Written by Herald-News
Several people appeared before District Judge David Cybulski in 15th District Court, Wednesday, March 25.
Jason Daugherty, 37, of Wolf Point was denied a bond reduction on his second request within a two-week period.
Cybulski denied a request for a bond reduction to $20,000 for both cases against Daugherty. Cybulski also denied a bond reduction on March 11. Bail is set at $50,000 for each case totaling $100,000.
Assistant Roosevelt County Jordan Knudsen objected to a bond reduction due to Daugherty’s past history and said the alleged assault on a police officer justifies high bail.
Daugherty is alleged to have physically struck a Wolf Point Police officer and attempted to run from a Fort Peck Tribes Department of Law and Justice officer and a Valley County Sheriff's deputy in Frazer.
Daugherty was arraigned March 11, and pleaded not guilty to two felony counts of criminal possession of dangerous drugs and misdemeanor criminal possession of drug paraphernalia. In a second and separate case he was arraigned for, Daugherty pleaded not guilty to felony attempted assault on a peace officer or judicial officer and misdemeanor resisting arrest. Both cases were from December.
Defense attorney Mary Zemyan argued that Daugherty has ties to the community.
“I’m not giving him more rope. I think he’s burned himself. I’m not going to reduce it,” Cybulski said.
Mark Steven Ebmeyer, 38, of Eugene, Ore., signed a waiver of extradition during an extradition hearing.
He is also charged locally with obstructing a peace officer.
Ebmeyer asked Cybulski if he was facing extradition to Oregon or Washington.
The response was Oregon.
An online search for Ebmeyer revealed numerous past addresses in Oregon and Washington, and one in Arizona.
Oregon authorities have until April 20 to pick up Ebmeyer, who is lodged in the Roosevelt County Jail.
The Circuit Court Clackamas County Ore., issued an arrest warrant seeking his return.
Ebmeyer is wanted in Oregon for driving while suspended or revoked, a Class B felony.
Joseph Frederick, 43, of Poplar was arraigned and pleaded not guilty to felony driving under the influence fourth offense, driving with a suspended or revoked license, operating without liability insurance and failure to stay on the right side of the roadway.
A trial is scheduled for June 11.
Christopher Hovey, 25, of Lansing, Mich., did not appear on a bench warrant to revoke bond for failing to comply with bail conditions.
Hovey pleaded not guilty in January to felony criminal possession of dangerous drugs with intent to distribute and a misdemeanor charge of criminal possession of drug paraphernalia.
It was stated in court in January that Hovey was wanted for parole violations in North Dakota.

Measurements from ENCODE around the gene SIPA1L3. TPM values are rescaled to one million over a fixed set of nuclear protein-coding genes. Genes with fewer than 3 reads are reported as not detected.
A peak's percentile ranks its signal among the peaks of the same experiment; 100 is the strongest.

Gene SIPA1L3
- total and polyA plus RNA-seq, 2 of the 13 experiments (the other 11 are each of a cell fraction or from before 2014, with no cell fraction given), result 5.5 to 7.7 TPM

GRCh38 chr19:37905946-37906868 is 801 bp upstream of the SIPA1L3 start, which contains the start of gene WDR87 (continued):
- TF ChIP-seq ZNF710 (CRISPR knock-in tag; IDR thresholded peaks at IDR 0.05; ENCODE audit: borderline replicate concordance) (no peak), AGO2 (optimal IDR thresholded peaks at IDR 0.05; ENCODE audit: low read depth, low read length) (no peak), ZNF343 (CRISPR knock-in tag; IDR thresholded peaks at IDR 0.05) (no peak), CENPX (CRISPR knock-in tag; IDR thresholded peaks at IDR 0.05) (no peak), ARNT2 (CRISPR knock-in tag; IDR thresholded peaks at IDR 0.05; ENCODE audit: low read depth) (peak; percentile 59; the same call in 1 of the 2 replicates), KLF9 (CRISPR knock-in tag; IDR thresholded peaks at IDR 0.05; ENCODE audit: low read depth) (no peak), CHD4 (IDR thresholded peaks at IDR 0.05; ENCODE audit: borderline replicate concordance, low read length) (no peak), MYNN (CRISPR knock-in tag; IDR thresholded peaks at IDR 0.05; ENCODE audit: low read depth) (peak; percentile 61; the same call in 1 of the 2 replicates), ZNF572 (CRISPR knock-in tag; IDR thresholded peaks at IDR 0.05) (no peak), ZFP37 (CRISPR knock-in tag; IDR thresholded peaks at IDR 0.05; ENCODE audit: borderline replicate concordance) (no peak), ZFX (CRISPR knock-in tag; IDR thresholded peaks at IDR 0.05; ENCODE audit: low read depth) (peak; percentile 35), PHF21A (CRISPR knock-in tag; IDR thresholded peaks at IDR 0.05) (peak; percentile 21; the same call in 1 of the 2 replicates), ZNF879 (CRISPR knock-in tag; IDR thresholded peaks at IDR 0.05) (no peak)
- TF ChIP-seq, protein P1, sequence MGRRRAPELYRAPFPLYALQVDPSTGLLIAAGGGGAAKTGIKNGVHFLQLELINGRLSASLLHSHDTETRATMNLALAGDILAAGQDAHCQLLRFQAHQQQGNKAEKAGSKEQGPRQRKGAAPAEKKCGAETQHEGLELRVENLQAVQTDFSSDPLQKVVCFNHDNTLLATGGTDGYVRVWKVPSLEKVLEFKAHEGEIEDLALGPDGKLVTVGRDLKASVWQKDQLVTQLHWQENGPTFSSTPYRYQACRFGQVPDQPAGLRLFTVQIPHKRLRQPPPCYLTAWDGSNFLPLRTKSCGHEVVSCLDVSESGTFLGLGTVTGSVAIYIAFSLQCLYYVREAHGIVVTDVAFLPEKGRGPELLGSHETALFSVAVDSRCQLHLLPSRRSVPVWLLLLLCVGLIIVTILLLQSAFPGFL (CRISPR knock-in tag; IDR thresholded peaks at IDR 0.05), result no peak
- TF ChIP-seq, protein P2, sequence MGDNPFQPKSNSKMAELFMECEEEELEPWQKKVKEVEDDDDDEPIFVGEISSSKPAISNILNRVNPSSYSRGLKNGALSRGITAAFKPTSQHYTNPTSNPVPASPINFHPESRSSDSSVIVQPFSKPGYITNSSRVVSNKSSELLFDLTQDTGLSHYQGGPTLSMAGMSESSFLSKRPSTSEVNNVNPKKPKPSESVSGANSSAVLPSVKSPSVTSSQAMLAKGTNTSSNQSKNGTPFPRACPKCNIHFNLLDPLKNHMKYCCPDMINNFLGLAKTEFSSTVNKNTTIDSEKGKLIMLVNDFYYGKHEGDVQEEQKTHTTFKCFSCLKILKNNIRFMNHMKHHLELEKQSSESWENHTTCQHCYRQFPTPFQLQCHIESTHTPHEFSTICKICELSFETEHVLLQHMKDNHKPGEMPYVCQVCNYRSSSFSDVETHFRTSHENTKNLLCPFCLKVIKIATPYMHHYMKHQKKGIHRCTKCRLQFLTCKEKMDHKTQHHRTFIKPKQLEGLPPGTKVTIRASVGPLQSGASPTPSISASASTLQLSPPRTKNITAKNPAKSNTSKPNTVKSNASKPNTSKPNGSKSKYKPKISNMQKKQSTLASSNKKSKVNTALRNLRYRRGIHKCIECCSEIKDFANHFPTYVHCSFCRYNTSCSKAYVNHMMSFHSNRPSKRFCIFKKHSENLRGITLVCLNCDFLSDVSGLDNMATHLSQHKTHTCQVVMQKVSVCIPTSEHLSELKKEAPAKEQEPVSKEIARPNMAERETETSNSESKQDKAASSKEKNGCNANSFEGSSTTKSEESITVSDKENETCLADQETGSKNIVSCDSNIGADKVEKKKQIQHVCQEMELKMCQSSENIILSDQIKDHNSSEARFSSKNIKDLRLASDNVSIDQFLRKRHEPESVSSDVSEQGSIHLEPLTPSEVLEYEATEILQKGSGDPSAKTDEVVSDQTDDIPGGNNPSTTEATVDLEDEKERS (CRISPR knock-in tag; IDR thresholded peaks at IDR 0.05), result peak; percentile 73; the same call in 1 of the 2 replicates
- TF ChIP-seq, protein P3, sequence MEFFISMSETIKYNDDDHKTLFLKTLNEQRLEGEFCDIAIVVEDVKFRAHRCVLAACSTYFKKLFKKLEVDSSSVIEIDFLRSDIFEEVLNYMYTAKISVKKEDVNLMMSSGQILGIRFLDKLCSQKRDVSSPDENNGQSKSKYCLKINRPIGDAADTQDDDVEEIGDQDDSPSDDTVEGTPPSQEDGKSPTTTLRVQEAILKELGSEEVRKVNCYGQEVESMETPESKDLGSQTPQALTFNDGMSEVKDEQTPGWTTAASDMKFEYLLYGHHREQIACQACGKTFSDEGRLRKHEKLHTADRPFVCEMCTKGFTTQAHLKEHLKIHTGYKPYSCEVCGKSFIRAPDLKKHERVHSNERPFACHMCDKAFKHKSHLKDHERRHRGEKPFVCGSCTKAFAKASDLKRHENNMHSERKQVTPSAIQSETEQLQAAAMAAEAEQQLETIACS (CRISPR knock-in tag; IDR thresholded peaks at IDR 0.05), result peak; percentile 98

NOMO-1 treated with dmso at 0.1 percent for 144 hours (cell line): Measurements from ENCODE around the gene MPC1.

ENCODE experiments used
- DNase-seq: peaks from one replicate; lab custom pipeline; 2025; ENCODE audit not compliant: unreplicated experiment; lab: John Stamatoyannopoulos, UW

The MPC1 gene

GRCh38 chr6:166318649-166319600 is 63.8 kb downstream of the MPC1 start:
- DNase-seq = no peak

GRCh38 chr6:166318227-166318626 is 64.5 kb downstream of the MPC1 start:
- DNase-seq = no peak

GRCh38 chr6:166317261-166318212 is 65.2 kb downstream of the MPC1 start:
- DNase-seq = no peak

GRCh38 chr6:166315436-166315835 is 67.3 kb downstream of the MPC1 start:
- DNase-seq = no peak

Brian Suggs, 33, of Mesa, Ariz., sought a second bail reduction or own recognizance release during an omnibus hearing.
Suggs, an oilfield worker wanting to return to his job in Williston, N.D., could be released and participate in the North Dakota 24/7 Sobriety Program in Williston, N.D., with a S.C.R.A.M. alcohol monitor bracelet.
Cybulski agreed to reduce bail from $50,000 to $10,000 on Feb. 25, to allow Suggs to return to work in North Dakota. Suggs has remained lodged in the Roosevelt County Jail.
RCSO deputies arrested Suggs a few miles west of Bainville on Jan. 31 after initiating a traffic stop and performing a field sobriety test.
Suggs pleaded not guilty on Feb. 25 to a single felony count of criminal endangerment and six misdemeanor charges of driving under the influence, operating a vehicle while the privilege to do so is suspended or revoked, failure to carry proof of insurance, failure to remove injurious material from a highway following a motor vehicle crash, failure to give information to the other driver in a motor vehicle crash and failure to give notice by the quickest means of apparent damage over $500.
According to the RCSO, Suggs was driving with a suspended Arizona driver’s license.
Carroll Gregg Wells, 34, of Fairview withdrew previously entered not guilty pleas and pleaded guilty to a single count of theft.
He entered not-guilty pleas to charges of burglary and theft on Feb. 25.
Wells is alleged to have stolen a pickup truck in Culbertson and damaged it.
Wells had been wanted in Roosevelt County on a warrant and was transferred in early February from the jail in Dickinson, N.D., where he had been held for about a year for a North Dakota case.
Written by Herald-News
(Editor’s Note: The Roosevelt County Sheriff’s Office distributes an inmate roster each week with charges and communities of residence to The Herald-News and The Searchlight.)
As of Monday, March 30, 13 inmates were housed in the Roosevelt County Jail. Fort Benton Detention Center was holding one male to alleviate overcrowding.
The RCSO reported that the following individuals were incarcerated at the jail between Monday, March 23, and Monday, March 30:
•James Brown, 22, Wolf Point, driving under the influence;
•Joel Campos, 37, Las Cruces, N.M., felony possession of dangerous drugs;
•John Dagenhart, 33, Andrews, Texas and Cul-
bertson, disorderly conduct, released;
•Jason Daugherty, 37, Wolf Point, criminal possession of dangerous drugs [two counts], criminal possession of drug paraphernalia, attempted assault on a peace officer or judicial officer, and resisting arrest;